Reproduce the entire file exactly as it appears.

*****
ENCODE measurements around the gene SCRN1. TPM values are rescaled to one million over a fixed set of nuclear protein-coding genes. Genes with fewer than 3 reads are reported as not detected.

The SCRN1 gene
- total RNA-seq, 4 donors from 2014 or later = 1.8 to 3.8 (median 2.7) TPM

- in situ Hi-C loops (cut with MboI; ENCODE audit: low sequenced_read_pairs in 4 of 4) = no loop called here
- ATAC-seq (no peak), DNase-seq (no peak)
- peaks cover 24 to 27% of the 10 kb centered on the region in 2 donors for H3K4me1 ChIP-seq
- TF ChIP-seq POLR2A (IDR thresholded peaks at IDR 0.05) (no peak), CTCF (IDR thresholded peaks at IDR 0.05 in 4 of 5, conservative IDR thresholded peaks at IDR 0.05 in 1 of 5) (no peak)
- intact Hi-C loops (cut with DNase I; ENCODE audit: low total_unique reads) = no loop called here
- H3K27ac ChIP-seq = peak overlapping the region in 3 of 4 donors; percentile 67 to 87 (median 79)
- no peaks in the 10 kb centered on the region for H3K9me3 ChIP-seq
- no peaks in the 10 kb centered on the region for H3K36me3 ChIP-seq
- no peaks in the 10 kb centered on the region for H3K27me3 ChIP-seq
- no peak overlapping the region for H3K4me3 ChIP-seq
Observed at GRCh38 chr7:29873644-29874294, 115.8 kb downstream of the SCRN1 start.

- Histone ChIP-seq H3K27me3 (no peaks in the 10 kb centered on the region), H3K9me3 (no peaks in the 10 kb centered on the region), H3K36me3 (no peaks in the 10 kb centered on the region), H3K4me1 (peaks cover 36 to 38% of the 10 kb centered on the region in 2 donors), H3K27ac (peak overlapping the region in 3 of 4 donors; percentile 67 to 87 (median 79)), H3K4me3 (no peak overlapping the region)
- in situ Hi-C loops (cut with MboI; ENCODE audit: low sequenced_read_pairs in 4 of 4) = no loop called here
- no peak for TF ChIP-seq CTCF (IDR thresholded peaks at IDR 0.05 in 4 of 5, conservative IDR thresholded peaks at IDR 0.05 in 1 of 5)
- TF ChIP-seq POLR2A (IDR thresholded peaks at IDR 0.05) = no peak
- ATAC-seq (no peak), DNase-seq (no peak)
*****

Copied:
ENCODE measurements around the gene SCRN1. TPM values are rescaled to one million over a fixed set of nuclear protein-coding genes. Genes with fewer than 3 reads are reported as not detected.

The SCRN1 gene
- total RNA-seq, 4 donors from 2014 or later = 1.8 to 3.8 (median 2.7) TPM

- in situ Hi-C loops (cut with MboI; ENCODE audit: low sequenced_read_pairs in 4 of 4) = no loop called here
- ATAC-seq (no peak), DNase-seq (no peak)
- peaks cover 24 to 27% of the 10 kb centered on the region in 2 donors for H3K4me1 ChIP-seq
- TF ChIP-seq POLR2A (IDR thresholded peaks at IDR 0.05) (no peak), CTCF (IDR thresholded peaks at IDR 0.05 in 4 of 5, conservative IDR thresholded peaks at IDR 0.05 in 1 of 5) (no peak)
- intact Hi-C loops (cut with DNase I; ENCODE audit: low total_unique reads) = no loop called here
- H3K27ac ChIP-seq = peak overlapping the region in 3 of 4 donors; percentile 67 to 87 (median 79)
- no peaks in the 10 kb centered on the region for H3K9me3 ChIP-seq
- no peaks in the 10 kb centered on the region for H3K36me3 ChIP-seq
- no peaks in the 10 kb centered on the region for H3K27me3 ChIP-seq
- no peak overlapping the region for H3K4me3 ChIP-seq
Observed at GRCh38 chr7:29873644-29874294, 115.8 kb downstream of the SCRN1 start.

- Histone ChIP-seq H3K27me3 (no peaks in the 10 kb centered on the region), H3K9me3 (no peaks in the 10 kb centered on the region), H3K36me3 (no peaks in the 10 kb centered on the region), H3K4me1 (peaks cover 36 to 38% of the 10 kb centered on the region in 2 donors), H3K27ac (peak overlapping the region in 3 of 4 donors; percentile 67 to 87 (median 79)), H3K4me3 (no peak overlapping the region)
- in situ Hi-C loops (cut with MboI; ENCODE audit: low sequenced_read_pairs in 4 of 4) = no loop called here
- no peak for TF ChIP-seq CTCF (IDR thresholded peaks at IDR 0.05 in 4 of 5, conservative IDR thresholded peaks at IDR 0.05 in 1 of 5)
- TF ChIP-seq POLR2A (IDR thresholded peaks at IDR 0.05) = no peak
- ATAC-seq (no peak), DNase-seq (no peak)